Dr. Brian Willoughby, who teaches at Brigham Young University’s College of Family, Home and Social Sciences, also spoke prior to the signing and said he believes there is enough research out there to support the idea of pornography as a health hazard.

“I believe that we now have enough research to suggest that pornography is, in fact, a significant health crisis to our society,” Willoughby said. He nevertheless added that much more research needs to do done in order to “truly understand the long-term and short-term results of pornography use.”

We have a number of strong voices crying to the people to raise awareness of the health crisis,” Herbert said.

While Herbert and others lauded the resolution, one of the pornography industry’s biggest names is responding by saying he’ll send a free issue of his adult publication to the homes of Utah legislators, The Washington Times reported.

Larry Flint, the founder and chairman of “Hustler Magazine,” said the legislators will be getting his magazine’s annual anniversary issue in the mail.

(T)he Utah Legislature is obviously confused about what constitutes a public health crisis, so I’ll send them our latest issue and they can see for themselves that we’re no danger to the public, only to the repressed,” Flynt said in a statement, according to The Washington Times.

Jonathan Johnson, Overstock.com board chairman, and a Republican candidate for Utah governor, called Flint’s actions “revolting and disgraceful.”

“Sending a disturbing and pornographic magazine to homes where our children are present is a heinous act which Larry should be utterly ashamed,” Johnson said in a Facebook post Wednesday.

Like others, the gubernatorial candidate praised the Legislature for declaring pornography a public health hazard.

In conjunction with the ceremonial signing of Weiler’s anti-pornography resolution was the signing of Rep. Craig Hall’s bill requiring computer technicians and IT professionals to report instances of child pornography they may encounter on a client’s computer they work on.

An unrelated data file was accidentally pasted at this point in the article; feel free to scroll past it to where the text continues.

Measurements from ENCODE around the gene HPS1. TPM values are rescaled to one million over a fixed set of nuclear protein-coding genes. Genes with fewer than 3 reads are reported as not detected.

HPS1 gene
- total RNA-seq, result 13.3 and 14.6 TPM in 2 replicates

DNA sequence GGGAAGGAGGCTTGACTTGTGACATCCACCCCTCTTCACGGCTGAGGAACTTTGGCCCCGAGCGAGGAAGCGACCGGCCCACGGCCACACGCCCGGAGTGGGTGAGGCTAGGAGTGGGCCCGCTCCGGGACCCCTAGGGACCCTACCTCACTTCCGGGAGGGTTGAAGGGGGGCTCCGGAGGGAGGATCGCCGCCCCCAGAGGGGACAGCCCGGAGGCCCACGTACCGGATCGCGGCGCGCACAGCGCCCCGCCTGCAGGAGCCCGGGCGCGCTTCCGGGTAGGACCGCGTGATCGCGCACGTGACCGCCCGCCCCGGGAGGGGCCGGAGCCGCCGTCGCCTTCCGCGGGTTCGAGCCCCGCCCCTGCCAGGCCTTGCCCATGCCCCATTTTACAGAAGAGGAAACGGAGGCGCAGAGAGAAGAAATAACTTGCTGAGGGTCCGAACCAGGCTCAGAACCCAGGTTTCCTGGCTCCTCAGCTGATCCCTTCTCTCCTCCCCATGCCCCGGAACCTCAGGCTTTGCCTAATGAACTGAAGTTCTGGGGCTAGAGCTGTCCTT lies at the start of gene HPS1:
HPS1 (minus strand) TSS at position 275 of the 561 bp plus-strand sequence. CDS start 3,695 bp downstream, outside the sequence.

This will provide a tool (to law enforcement) to more strongly fight the scourge of child pornography,” Hall said.

Should a computer technician encounter child pornography on a client’s computer, the technician is required to report what they found to law enforcement. Failure to do so can result in being charged with a class B misdemeanor.

The new law is similar to others passed in 12 other states, Hall said.

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Email: mkessler@stgnews.com

Twitter: @MoriKessler

Copyright St. George News, SaintGeorgeUtah.com LLC, 2016, all rights reserved.

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4 Comments

  • munchie April 20, 2016 at 9:08 pm

    Good to see our legislature is working on important issues. Health crisis? Well, I guess it could lead to blindness. I can’t believe we pay these guys.

  • Eddieboy April 21, 2016 at 10:20 am

    I agree with “Munchie” this piece of legislation? Someone please explain what, why, and how this is going to effect in anyway fighting child pornography? Your IT guy just finished in his office and now he goes into the mainframe and checks on who’s being naughty or nice? This is ridiculous. If this makes everyone feel better………… Okay.

  • anybody home April 21, 2016 at 10:33 am

    Step number one: Remove the Pole Dancing DVDs from the public libraries…I hear the LDS ladies love pole dancing.

  • .... April 21, 2016 at 3:51 pm

    Hey anybody home. don’t forget the National Geographic magazines at the library, those magazines are loaded with porn. LOL !